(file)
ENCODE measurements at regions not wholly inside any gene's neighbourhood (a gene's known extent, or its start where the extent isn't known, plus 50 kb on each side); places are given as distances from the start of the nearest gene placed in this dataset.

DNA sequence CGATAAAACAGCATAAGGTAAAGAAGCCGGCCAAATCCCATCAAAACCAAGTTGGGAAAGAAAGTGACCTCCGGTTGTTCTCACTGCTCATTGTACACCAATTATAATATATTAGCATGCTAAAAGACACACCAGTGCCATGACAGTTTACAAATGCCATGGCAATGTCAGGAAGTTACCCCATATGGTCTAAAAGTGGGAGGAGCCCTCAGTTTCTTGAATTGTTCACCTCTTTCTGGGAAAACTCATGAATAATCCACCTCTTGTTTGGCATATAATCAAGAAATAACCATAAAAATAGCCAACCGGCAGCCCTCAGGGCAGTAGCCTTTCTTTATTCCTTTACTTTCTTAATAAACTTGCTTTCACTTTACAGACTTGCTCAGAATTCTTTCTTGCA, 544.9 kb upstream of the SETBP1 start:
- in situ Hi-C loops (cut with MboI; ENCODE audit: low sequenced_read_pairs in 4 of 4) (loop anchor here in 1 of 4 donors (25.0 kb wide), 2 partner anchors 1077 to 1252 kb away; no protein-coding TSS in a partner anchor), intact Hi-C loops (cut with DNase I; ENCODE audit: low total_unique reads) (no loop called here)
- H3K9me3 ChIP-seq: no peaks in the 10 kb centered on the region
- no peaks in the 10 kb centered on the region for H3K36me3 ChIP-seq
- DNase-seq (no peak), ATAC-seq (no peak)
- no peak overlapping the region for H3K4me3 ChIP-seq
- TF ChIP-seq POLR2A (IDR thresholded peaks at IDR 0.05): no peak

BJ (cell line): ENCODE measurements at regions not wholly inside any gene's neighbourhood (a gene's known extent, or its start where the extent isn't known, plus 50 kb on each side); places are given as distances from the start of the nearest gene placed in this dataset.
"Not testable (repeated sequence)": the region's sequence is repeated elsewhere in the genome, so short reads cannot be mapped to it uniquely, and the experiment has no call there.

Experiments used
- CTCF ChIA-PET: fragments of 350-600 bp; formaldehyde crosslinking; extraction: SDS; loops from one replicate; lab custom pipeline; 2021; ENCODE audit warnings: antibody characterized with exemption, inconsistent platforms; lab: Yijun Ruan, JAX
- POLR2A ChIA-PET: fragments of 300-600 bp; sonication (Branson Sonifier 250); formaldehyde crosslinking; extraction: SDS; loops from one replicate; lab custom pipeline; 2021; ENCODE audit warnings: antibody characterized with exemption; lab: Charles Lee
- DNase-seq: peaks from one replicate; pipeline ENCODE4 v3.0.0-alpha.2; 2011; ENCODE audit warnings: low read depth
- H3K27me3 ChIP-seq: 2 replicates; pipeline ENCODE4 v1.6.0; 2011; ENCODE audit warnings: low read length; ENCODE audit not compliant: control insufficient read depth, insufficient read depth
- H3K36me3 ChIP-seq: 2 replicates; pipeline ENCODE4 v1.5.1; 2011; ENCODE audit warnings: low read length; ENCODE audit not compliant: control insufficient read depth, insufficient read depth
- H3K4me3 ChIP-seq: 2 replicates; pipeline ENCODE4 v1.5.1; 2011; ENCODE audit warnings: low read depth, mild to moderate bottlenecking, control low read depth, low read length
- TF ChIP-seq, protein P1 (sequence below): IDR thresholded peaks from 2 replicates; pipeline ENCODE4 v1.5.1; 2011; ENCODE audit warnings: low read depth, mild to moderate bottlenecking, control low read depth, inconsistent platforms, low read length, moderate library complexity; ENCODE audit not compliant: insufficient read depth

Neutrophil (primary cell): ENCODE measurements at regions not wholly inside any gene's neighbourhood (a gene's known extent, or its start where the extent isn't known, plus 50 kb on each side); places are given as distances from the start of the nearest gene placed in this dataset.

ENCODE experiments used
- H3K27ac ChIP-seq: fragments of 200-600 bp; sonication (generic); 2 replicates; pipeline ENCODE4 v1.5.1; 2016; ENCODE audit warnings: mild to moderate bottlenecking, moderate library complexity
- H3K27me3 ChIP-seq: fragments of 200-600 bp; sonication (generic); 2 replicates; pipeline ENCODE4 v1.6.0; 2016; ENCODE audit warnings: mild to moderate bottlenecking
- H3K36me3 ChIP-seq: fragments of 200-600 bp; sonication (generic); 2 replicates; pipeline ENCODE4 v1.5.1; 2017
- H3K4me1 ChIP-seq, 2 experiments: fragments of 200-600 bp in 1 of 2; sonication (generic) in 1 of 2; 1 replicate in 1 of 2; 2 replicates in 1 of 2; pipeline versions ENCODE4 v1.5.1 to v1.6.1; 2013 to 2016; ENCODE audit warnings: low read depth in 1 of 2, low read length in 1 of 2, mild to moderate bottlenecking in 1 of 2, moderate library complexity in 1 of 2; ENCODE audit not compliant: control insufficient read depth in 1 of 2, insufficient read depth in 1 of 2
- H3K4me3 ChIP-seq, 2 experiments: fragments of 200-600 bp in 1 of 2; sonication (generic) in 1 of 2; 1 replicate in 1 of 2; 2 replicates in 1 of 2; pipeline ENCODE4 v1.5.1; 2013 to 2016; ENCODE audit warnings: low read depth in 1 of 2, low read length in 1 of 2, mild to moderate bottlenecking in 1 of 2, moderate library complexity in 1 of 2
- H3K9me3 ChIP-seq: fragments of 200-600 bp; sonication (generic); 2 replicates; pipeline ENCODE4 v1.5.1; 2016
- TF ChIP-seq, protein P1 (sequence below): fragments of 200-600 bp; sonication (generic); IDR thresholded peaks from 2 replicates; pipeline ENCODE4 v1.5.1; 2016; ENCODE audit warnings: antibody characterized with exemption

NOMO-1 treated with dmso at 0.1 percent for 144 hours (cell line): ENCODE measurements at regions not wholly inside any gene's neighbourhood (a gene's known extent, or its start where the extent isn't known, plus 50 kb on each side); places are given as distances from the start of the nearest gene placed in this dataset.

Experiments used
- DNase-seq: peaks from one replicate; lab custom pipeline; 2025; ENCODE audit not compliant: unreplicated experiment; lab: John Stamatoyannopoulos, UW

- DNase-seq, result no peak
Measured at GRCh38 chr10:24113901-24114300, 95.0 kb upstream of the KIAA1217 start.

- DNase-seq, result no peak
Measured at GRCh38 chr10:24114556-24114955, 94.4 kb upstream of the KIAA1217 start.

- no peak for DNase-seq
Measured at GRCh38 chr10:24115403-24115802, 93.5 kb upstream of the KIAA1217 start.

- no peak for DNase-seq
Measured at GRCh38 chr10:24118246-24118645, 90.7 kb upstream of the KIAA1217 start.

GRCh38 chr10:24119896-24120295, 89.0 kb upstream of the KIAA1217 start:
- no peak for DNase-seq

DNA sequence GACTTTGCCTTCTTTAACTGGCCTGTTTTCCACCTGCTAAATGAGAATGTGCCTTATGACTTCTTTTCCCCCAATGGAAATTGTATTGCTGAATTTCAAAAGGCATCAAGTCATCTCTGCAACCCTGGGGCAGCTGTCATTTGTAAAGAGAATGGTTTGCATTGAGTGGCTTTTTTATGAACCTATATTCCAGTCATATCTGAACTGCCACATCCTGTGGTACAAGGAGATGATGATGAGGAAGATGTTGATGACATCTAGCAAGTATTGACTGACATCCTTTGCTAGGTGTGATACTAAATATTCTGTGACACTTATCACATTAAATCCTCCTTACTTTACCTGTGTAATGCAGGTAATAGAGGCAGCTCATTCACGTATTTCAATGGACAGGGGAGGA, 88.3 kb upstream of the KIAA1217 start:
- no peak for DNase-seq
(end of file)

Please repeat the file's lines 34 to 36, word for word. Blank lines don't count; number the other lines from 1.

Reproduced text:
Measured at GRCh38 chr10:24114556-24114955, 94.4 kb upstream of the KIAA1217 start.

- no peak for DNase-seq
Measured at GRCh38 chr10:24115403-24115802, 93.5 kb upstream of the KIAA1217 start.